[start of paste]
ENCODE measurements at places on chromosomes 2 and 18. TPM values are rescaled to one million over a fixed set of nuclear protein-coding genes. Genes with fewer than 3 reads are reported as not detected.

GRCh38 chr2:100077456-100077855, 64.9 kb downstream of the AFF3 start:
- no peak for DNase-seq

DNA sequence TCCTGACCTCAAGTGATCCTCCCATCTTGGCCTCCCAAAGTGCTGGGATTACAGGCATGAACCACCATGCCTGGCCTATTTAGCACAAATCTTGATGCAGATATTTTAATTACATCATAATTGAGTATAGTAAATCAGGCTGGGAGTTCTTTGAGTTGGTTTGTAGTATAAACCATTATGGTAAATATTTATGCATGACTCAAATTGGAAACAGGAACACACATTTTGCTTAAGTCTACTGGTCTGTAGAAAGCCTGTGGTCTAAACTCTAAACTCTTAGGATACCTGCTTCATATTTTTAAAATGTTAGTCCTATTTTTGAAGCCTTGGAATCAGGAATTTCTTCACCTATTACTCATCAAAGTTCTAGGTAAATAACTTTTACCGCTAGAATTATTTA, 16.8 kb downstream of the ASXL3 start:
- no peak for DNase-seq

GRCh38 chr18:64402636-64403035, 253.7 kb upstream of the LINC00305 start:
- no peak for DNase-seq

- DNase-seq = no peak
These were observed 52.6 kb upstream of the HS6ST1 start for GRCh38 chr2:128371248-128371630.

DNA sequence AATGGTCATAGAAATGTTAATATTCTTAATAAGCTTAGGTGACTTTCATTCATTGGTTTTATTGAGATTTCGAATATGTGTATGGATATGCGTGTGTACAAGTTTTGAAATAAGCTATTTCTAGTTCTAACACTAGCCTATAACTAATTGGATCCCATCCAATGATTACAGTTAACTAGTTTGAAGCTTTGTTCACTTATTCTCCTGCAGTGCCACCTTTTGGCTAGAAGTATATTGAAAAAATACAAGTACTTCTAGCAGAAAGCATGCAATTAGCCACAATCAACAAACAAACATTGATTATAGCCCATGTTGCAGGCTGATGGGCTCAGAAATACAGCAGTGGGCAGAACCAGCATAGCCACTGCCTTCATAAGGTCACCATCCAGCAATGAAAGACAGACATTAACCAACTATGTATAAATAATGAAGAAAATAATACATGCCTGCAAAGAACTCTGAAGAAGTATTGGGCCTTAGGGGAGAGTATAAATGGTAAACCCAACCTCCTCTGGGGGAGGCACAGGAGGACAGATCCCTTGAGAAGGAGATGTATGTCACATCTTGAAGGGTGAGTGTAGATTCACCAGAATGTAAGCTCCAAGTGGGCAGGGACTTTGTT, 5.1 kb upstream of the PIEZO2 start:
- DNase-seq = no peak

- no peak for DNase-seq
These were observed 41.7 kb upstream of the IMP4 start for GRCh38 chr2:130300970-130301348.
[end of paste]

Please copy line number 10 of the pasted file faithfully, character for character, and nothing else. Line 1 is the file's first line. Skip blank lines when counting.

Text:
DNA sequence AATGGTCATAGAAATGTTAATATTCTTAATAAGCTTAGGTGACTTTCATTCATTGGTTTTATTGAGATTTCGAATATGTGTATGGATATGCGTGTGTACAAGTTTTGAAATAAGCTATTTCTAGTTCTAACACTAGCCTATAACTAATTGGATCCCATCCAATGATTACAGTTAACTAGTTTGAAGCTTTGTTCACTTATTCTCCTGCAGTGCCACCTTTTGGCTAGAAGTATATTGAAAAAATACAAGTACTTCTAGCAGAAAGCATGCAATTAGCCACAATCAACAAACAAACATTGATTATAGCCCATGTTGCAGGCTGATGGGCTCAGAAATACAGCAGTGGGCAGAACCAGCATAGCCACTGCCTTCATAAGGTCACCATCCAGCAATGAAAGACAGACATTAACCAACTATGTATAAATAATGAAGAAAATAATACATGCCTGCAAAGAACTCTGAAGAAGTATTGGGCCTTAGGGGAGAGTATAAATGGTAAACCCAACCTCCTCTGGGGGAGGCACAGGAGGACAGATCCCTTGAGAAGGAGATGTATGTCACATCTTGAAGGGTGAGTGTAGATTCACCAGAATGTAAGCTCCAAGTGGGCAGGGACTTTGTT, 5.1 kb upstream of the PIEZO2 start: